This man did not survive a concentration camp in Europe during World War 2. Andersonville is not even the first place that comes to mind when asked to name a concentration camp. The name alone is too Anglicized, most think, and certainly such a place could not have existed in the United States of America. Until the reality that it did exist in the U.S. sinks in the vast majority will insist on more well known places such as Auschwitz, Dachau, Buchenwald, Treblinka and Sobibor. During the Second World War those camps and dozens of others like them were used to eliminate or at least imprison political opponents, ethnic minorities, gays and the Jewish people. Soldiers were killed or left to die on the battlefields of Europe or in death marches across Southeast Asia. In 19th Century America slaves died in the fields and on the run while soldiers died in battle or in places like Andersonville.
Andersonville did not have gas chambers but it was a "konzentrationslager" in just about every sense of the word and, along with its sister camps in both the North and the South during the Civil War, it operated on American shores. "Camp Sumter" as it was officially known was built east of Andersonville in February of 1864 and would receive roughly 45,000 Union prisoners. In 13 months of operation the heat, humidity, starvation, parasites and lack of sanitation and poor treatment at the hands of the guards and each other contributed to outbreaks of scurvy, exposure, dysentery, diarrhea and other diseases led to the deaths of nearly 13,000 of those soldiers.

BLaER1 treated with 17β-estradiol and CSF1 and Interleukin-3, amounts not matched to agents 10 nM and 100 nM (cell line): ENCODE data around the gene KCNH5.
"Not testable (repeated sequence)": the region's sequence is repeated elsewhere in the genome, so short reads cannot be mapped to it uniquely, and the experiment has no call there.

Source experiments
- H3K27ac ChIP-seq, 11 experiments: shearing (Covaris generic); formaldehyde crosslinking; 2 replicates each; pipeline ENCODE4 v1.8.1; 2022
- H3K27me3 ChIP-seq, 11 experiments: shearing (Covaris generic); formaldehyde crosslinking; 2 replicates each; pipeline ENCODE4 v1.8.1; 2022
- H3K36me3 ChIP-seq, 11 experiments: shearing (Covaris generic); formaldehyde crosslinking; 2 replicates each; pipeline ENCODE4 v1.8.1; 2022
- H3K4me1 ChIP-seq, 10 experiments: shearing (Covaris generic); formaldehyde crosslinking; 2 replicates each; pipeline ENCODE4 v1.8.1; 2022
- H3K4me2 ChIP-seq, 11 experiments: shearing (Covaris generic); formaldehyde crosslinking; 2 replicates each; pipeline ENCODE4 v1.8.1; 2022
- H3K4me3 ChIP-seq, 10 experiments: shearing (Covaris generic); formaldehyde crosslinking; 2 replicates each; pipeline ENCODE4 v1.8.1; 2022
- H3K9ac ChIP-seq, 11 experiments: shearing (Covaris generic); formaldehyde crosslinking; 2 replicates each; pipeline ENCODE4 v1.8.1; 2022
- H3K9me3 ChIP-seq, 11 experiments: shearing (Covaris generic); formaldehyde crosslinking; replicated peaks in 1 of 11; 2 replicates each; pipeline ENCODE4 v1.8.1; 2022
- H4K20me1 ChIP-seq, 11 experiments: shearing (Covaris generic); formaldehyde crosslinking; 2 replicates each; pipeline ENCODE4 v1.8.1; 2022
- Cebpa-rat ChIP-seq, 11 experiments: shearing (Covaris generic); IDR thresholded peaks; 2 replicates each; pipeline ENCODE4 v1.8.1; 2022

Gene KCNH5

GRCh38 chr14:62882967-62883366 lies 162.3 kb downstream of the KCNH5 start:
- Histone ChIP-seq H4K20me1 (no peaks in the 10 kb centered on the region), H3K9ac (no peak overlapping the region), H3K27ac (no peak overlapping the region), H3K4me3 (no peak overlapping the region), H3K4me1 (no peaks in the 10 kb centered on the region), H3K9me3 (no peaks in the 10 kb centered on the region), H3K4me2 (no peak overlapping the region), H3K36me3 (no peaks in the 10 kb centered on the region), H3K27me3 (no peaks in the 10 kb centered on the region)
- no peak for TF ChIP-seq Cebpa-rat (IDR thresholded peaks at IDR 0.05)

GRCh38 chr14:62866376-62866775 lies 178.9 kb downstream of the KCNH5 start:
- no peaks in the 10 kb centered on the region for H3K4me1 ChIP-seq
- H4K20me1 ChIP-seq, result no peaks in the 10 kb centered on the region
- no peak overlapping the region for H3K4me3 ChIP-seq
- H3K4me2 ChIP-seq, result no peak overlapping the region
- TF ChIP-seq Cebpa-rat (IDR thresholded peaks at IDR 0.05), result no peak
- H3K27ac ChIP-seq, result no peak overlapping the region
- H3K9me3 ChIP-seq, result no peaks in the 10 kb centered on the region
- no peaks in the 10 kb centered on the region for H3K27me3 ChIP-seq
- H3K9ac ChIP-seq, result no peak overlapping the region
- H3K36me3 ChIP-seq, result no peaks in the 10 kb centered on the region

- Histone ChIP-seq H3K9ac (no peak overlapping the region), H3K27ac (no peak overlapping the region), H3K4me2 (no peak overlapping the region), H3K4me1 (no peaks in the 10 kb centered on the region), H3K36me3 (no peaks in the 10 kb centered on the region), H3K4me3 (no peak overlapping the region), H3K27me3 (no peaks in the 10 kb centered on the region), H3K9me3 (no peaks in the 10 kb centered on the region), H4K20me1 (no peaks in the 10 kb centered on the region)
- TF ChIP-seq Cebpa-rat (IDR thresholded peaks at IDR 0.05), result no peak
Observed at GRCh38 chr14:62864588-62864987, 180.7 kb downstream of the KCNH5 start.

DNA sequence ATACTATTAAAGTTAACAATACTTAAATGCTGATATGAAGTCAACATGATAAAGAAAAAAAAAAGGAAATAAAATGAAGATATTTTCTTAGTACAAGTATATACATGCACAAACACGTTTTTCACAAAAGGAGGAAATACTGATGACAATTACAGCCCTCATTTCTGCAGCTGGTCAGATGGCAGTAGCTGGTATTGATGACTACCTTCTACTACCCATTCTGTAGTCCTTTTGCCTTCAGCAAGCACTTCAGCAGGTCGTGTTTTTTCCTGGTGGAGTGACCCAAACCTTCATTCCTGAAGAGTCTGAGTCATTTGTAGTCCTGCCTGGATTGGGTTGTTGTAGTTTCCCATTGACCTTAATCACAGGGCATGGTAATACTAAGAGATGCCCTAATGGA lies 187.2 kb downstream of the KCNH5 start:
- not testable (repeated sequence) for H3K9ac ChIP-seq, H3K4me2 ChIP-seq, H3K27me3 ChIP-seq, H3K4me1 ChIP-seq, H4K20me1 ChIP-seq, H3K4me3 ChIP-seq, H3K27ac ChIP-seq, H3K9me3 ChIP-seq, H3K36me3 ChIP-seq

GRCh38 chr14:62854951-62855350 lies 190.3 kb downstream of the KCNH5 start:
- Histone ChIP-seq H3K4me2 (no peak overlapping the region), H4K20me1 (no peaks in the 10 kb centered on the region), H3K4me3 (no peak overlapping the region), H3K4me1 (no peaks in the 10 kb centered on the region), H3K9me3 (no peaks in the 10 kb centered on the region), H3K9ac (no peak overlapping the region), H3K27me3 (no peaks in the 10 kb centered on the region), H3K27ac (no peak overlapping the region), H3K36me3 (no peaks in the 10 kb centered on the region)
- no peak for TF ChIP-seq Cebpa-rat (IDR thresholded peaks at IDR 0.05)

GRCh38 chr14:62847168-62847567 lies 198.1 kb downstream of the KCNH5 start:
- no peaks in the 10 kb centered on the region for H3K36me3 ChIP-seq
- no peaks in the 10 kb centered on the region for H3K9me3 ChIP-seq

The entire camp is hidden behind tall trees as I drive up through the main entrance off of Pecan Lane and Georgia Highway #49. A massive field is dotted with memorials and other markers from the different regiments of the various states whose men were imprisoned here. Tall ones, short ones, squat ones and simple ones lay strewn around the grounds almost haphazardly, representing Michigan, Massachusetts and Rhode Island to name a few.
The grounds within Prison Site Road that rings what was "Camp Sumter" near Andersonville, Georgia appear well cared for and neatly trimmed which of course is what entices tourist from all over the world to visit the place. At the same time it does little to evoke the true squalor and conditions of the place when it was in operation. Part of the 15-foot high wooden stockade fence has been restored as have a few of the prison tents half-buried in the ground for temperature control along with some office buildings from the time. The stream that served as both water supply and latrine babbles bucolically downhill towards the southeast, fresh clear water gurgling and bubbling through its roughly ten foot wide pathway. There is no stench of feces, urine and decay, no swarm of blue flies that rose in to the air like a waving curtain of misery. There wasn't even much in the way of heat in the air given that this was early December when I rode through.
Rest assured, however, the camp sits in what remains rural Georgia cotton country so humidity is never far away.